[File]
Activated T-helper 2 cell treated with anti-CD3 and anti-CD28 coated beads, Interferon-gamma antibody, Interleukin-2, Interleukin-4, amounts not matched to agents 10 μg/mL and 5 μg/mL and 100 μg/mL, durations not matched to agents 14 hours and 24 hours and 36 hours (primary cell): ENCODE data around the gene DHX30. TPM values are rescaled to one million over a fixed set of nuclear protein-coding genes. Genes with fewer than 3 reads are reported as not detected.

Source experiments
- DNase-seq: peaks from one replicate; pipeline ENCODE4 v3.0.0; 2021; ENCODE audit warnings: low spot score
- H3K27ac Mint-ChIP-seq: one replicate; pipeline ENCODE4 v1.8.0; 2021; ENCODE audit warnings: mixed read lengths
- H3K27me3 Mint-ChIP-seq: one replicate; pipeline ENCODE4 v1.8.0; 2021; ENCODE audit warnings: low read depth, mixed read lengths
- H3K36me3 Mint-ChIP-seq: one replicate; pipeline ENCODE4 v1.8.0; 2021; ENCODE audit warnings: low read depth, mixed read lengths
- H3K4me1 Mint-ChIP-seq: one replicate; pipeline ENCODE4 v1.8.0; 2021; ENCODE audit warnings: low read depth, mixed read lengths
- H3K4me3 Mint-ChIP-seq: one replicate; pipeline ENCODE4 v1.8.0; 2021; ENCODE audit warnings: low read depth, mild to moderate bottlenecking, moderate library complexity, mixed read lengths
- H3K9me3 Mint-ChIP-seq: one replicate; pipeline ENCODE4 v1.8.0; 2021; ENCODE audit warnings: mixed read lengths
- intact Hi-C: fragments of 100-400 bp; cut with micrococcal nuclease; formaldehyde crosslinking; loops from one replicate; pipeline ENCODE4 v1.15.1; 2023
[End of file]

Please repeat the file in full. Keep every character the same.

Activated T-helper 2 cell treated with anti-CD3 and anti-CD28 coated beads, Interferon-gamma antibody, Interleukin-2, Interleukin-4, amounts not matched to agents 10 μg/mL and 5 μg/mL and 100 μg/mL, durations not matched to agents 14 hours and 24 hours and 36 hours (primary cell): ENCODE data around the gene DHX30. TPM values are rescaled to one million over a fixed set of nuclear protein-coding genes. Genes with fewer than 3 reads are reported as not detected.

Source experiments
- DNase-seq: peaks from one replicate; pipeline ENCODE4 v3.0.0; 2021; ENCODE audit warnings: low spot score
- H3K27ac Mint-ChIP-seq: one replicate; pipeline ENCODE4 v1.8.0; 2021; ENCODE audit warnings: mixed read lengths
- H3K27me3 Mint-ChIP-seq: one replicate; pipeline ENCODE4 v1.8.0; 2021; ENCODE audit warnings: low read depth, mixed read lengths
- H3K36me3 Mint-ChIP-seq: one replicate; pipeline ENCODE4 v1.8.0; 2021; ENCODE audit warnings: low read depth, mixed read lengths
- H3K4me1 Mint-ChIP-seq: one replicate; pipeline ENCODE4 v1.8.0; 2021; ENCODE audit warnings: low read depth, mixed read lengths
- H3K4me3 Mint-ChIP-seq: one replicate; pipeline ENCODE4 v1.8.0; 2021; ENCODE audit warnings: low read depth, mild to moderate bottlenecking, moderate library complexity, mixed read lengths
- H3K9me3 Mint-ChIP-seq: one replicate; pipeline ENCODE4 v1.8.0; 2021; ENCODE audit warnings: mixed read lengths
- intact Hi-C: fragments of 100-400 bp; cut with micrococcal nuclease; formaldehyde crosslinking; loops from one replicate; pipeline ENCODE4 v1.15.1; 2023